The new provisions granting such discretion cover a number of key aspects, including the tribunal’s ability to make any procedural order it sees fit (having considered the views of the parties, but not necessarily adopting them); powers to expedite the procedure; the power to give additional directions regarding any part of the written stage of the arbitration; powers to direct at which stage certain issues will be determined and how; and express authority to dismiss claims on grounds of jurisdiction or that they lack merit.
Other key changes aimed at improving efficiency can be summarised as follows:
- Parties now must inform the LCIA Registrar of their nationality, and the Rule clarify which parties must have their nationality declared; this is intended to limit the scope for challenges to arbitrator appointments.
- The powers and processes in the early stages of arbitration are clarified. References to “Arbitral Tribunal” now expressly include emergency arbitrators, and emergency arbitrators now have the power to determine how the parties will bear the legal costs of emergency proceedings.
- In the event of a challenge to an arbitrator, provided the parties and arbitrator have a reasonable opportunity to comment on the challenge, the LCIA Court has discretion as to the process for resolving the challenge, including the ability to require information and materials from the parties, their authorised representatives and the challenged arbitrator, and to determine to what extent the previous proceedings will stand.
- Parties can now serve a composite Request to commence multiple arbitrations, although each arbitration will be heard separately unless otherwise ordered. In which respect, tribunals can now order the consolidation of multiple arbitrations if commenced under the same arbitration agreement or any compatible arbitration agreement, and either between the same parties or arising out of the same transaction or series of related transactions. In addition, tribunals can order concurrent conduct of two or more arbitrations.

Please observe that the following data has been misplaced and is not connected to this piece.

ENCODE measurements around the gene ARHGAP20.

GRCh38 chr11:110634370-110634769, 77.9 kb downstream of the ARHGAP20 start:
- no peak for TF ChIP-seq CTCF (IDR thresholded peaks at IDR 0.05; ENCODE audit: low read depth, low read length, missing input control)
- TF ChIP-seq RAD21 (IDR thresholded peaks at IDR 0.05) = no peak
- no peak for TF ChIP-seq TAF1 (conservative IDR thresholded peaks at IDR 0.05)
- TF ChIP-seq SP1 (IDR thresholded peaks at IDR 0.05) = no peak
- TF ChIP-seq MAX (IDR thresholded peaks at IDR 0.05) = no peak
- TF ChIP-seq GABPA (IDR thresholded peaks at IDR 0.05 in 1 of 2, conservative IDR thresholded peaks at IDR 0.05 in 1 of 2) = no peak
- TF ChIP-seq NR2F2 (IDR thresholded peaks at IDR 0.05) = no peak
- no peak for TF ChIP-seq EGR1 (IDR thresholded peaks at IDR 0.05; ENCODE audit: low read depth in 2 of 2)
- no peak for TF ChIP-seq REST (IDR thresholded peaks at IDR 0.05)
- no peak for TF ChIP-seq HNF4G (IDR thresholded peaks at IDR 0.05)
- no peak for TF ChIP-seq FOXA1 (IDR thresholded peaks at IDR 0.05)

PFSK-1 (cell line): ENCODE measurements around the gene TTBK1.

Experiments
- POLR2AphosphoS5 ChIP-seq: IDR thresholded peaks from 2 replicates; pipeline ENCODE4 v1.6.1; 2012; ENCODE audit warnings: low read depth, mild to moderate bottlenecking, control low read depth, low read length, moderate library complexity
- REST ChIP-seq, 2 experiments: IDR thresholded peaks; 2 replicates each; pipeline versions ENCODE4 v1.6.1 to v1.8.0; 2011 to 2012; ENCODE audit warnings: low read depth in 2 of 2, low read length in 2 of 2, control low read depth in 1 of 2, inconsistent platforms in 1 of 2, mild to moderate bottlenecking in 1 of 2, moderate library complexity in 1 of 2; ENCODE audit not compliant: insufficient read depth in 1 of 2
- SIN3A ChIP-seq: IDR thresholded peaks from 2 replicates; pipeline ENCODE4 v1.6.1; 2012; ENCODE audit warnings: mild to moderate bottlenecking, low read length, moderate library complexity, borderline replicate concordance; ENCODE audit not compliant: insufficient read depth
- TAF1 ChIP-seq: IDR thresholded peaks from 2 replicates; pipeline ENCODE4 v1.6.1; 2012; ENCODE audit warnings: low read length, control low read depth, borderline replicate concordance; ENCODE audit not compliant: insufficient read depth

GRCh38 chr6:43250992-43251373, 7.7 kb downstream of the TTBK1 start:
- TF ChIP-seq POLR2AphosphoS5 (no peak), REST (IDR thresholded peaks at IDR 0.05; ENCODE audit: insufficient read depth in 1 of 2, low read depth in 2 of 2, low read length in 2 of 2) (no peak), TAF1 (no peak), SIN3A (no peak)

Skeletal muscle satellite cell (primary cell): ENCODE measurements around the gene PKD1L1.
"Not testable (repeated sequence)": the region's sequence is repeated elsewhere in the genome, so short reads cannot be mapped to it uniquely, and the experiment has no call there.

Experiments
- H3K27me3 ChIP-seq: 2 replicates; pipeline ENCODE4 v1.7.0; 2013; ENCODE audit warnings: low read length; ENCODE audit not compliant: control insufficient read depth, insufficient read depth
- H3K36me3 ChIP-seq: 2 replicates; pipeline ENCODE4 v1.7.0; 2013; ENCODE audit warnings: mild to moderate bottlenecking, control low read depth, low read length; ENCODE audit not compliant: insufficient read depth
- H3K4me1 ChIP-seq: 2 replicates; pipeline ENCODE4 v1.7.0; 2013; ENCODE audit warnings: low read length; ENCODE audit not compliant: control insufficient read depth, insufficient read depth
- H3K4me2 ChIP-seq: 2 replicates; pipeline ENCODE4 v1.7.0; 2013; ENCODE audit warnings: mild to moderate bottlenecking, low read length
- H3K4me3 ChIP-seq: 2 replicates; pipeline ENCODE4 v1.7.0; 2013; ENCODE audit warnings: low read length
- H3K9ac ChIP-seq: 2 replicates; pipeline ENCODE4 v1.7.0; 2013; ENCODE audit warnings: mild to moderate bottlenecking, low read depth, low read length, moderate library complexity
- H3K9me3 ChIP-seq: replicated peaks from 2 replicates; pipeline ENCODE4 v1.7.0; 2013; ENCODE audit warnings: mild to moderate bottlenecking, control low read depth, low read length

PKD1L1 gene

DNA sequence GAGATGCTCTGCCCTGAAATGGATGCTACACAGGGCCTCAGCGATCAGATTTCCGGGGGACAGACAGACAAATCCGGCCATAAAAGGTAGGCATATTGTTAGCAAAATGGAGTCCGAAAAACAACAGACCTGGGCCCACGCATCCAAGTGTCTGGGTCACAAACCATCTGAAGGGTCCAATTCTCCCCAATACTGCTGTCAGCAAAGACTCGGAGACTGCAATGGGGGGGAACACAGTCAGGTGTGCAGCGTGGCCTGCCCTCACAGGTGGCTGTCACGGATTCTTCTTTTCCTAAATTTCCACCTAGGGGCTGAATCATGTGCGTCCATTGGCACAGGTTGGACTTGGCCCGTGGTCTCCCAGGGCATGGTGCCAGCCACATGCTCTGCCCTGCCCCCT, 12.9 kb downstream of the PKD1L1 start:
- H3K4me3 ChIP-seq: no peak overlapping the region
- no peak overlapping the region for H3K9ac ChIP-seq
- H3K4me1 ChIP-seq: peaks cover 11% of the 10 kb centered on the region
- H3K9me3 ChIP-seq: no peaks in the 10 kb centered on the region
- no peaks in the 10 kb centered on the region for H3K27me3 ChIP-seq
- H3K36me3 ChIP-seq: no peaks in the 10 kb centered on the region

Additional updates and new provisions logically address a number of underlying legal developments in recent years, such as the General Data Protection Regulation, an overt undertaking in respect of duties on witnesses and experts about confidentiality, and anti-corruption obligations.
The LCIA appears to have made a concerted effort to address our new operating environment. A number of amendments and new provisions show the LCIA has heeded criticism about delays and unnecessary cost arising out of procedural aspects; and the more practical measures follow the recent changes to standard working practices in the international arbitration community, so modernising the Rules and promoting certainty and efficiency. As ever, it needs to be seen how the updated Rules are implemented, but parties, practitioners and arbitrators alike should welcome the changes as not just improving the attractiveness of arbitration, but the attractiveness of arbitration in London after a period when other jurisdictions may have been stealing the reputational march for modernity and value for money.